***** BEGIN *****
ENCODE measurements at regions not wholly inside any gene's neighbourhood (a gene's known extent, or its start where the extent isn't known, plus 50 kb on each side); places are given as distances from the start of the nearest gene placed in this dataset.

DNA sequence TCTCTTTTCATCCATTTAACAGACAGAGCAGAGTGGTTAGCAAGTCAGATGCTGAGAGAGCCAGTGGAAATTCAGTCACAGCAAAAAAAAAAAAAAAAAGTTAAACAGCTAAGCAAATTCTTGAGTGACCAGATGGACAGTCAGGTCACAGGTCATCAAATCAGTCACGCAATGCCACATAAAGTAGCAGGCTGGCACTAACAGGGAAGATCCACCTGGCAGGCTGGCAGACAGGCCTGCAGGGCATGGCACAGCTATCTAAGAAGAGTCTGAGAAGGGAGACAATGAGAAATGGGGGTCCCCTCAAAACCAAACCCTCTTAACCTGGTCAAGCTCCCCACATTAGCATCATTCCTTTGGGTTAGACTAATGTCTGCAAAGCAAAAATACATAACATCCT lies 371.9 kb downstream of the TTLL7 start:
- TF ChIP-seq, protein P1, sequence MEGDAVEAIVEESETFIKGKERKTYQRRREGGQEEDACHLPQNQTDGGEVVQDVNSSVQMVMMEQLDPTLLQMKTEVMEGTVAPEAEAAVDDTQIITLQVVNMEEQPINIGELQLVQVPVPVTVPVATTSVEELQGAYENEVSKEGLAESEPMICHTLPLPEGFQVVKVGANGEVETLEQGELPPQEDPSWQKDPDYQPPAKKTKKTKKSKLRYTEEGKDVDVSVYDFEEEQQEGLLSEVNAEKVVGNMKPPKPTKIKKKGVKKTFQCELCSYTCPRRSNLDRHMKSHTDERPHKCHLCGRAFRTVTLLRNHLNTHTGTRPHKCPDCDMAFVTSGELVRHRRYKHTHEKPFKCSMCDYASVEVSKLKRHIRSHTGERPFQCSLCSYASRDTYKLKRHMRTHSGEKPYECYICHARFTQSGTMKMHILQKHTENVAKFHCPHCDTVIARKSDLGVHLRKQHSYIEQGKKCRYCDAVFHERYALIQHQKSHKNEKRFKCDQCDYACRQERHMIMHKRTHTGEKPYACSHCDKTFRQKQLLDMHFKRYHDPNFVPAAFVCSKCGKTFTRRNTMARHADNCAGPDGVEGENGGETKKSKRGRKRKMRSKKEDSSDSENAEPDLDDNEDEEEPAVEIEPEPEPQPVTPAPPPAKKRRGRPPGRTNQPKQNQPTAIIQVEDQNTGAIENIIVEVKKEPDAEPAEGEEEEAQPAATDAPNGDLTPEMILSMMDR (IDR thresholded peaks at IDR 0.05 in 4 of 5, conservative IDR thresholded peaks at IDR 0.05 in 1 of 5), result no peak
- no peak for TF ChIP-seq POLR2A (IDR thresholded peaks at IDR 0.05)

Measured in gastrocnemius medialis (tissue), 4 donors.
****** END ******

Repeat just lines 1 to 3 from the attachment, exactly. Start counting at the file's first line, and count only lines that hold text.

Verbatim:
ENCODE measurements at regions not wholly inside any gene's neighbourhood (a gene's known extent, or its start where the extent isn't known, plus 50 kb on each side); places are given as distances from the start of the nearest gene placed in this dataset.

DNA sequence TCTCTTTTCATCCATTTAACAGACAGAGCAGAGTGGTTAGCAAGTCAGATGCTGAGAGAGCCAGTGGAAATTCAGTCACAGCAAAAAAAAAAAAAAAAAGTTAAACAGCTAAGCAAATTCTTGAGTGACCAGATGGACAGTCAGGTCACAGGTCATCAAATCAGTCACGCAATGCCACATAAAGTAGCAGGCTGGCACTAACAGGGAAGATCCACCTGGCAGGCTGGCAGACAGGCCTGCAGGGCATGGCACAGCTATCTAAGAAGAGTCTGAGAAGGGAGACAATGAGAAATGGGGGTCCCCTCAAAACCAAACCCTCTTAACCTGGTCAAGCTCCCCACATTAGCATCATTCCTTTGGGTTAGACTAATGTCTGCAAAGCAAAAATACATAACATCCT lies 371.9 kb downstream of the TTLL7 start:
- TF ChIP-seq, protein P1, sequence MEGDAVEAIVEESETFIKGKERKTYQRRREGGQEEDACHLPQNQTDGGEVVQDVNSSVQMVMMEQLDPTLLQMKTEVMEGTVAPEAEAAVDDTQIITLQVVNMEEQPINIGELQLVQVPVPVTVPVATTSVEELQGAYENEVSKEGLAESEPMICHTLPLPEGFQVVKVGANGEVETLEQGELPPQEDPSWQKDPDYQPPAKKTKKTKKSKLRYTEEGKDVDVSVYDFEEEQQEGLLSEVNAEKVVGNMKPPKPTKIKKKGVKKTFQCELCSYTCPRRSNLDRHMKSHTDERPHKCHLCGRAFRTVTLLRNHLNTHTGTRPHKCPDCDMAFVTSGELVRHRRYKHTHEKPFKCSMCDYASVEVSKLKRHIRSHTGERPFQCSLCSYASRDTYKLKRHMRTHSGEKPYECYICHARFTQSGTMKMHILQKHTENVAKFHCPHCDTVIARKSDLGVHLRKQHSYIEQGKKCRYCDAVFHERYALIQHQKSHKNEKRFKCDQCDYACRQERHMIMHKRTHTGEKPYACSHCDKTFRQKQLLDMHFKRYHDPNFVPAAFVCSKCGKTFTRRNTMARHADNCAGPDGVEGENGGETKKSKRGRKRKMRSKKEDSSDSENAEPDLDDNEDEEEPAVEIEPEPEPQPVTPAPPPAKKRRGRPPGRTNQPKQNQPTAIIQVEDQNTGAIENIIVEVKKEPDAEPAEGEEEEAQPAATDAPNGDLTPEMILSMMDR (IDR thresholded peaks at IDR 0.05 in 4 of 5, conservative IDR thresholded peaks at IDR 0.05 in 1 of 5), result no peak